Centers for Disease Control and Prevention (CDC) Director, Dr Thomas Frieden today gave a press conference concerning Zika virus infection in Puerto Rico and blood safety after returning from the island.
Frieden started the briefing with the following statement: “Based on the best information available, Zika infections appear to be increasing rapidly in Puerto Rico. The implication of this and the real importance of this information is that in the coming months it’s possible that thousands of pregnant women in Puerto Rico could become infected with Zika.
“This could lead to dozens or hundreds of infants being born with microcephaly in the coming year and for the thousands of other infants born to women infected with Zika who don’t have microcephaly, we simply don’t know and may not know for years if there will be long-term consequences on brain development.”
He then shifted into the topic of Zika in the blood supply noting, “Since April 3, blood centers in Puerto Rico have screened locally collected blood for Zika, using a highly accurate nucleic acid amplification test, this is a test that measures for the actual virus in the blood. It’s highly sensitive and highly specific. Screening blood that’s donated for Zika protects the safety of patients and keeps the blood supply safe. At the same time, it gives us a window to see what’s happening in infection rates generally, even though it’s not a random sample of society.
“A total of 68 out 12,777 blood donations in Puerto Rico have tested positive for Zika.” However, that number has increased steadily with 1.1 percent of blood donations testing positive for Zika just last week, the week ending June 11th.
To date no confirmed cases of Zika spread through a blood transfusion anywhere in the United States or Puerto Rico and the other territories.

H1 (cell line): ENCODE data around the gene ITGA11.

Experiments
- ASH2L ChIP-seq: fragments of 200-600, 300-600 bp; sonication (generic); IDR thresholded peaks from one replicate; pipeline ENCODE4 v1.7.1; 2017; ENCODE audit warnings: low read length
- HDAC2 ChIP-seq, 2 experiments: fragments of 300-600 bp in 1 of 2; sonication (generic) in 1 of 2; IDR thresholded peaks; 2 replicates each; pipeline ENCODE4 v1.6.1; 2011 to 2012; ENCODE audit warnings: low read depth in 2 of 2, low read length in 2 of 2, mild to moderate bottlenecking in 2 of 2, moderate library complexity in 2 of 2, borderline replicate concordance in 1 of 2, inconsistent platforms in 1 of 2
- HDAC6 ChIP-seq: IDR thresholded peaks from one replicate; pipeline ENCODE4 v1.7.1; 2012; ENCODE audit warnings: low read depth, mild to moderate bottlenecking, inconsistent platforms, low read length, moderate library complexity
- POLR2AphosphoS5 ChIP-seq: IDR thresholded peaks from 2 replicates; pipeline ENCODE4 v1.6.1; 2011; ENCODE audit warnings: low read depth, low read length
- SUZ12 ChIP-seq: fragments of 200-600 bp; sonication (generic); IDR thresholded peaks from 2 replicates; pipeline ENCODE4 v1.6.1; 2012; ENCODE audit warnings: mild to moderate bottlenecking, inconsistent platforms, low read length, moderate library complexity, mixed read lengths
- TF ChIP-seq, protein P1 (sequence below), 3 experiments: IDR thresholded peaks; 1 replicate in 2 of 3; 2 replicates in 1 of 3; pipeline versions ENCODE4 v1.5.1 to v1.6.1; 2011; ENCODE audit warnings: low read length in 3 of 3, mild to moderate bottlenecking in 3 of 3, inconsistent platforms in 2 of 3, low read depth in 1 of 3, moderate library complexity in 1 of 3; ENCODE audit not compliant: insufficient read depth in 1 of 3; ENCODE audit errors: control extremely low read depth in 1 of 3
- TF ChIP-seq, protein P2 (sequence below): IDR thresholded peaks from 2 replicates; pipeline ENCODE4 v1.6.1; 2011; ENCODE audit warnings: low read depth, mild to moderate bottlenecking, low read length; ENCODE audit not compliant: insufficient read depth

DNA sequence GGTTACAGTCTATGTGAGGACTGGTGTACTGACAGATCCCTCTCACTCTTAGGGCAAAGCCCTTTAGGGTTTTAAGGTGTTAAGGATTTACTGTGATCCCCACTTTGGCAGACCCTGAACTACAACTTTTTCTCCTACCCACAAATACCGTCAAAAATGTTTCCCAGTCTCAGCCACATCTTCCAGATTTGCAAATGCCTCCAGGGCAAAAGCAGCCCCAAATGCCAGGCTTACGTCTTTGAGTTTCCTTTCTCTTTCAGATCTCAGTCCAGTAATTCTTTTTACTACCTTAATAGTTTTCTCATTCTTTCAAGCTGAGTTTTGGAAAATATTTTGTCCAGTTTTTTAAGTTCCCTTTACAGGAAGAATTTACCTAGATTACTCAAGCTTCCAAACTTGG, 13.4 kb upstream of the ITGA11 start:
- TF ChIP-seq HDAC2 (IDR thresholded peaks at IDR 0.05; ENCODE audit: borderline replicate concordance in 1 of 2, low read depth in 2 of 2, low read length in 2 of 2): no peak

Then Frieden went to where the blood testing and the pregnancy issue overlap: ” The result of that is that a 1 percent positivity rate at any given time translates into a more than 1 percent, perhaps 2 percent, we don’t know exactly, rate of infection each month. This means that over the course of many months, for example, a nine-month pregnancy, there would be a substantial chance that a woman would become infected. I would reiterate that all donations that test positive are removed from the blood supply and donors who test positive get information about how to avoid spreading Zika to others. The increase in blood donations testing positive in Puerto Rico is concerning.
“It likely reflects an increase in the general population, but our concern here is about protecting pregnant women. With this rate of infection, the possibility that there could be thousands of pregnant women infected leading to dozens to hundreds of affected babies is what’s of most concern.”
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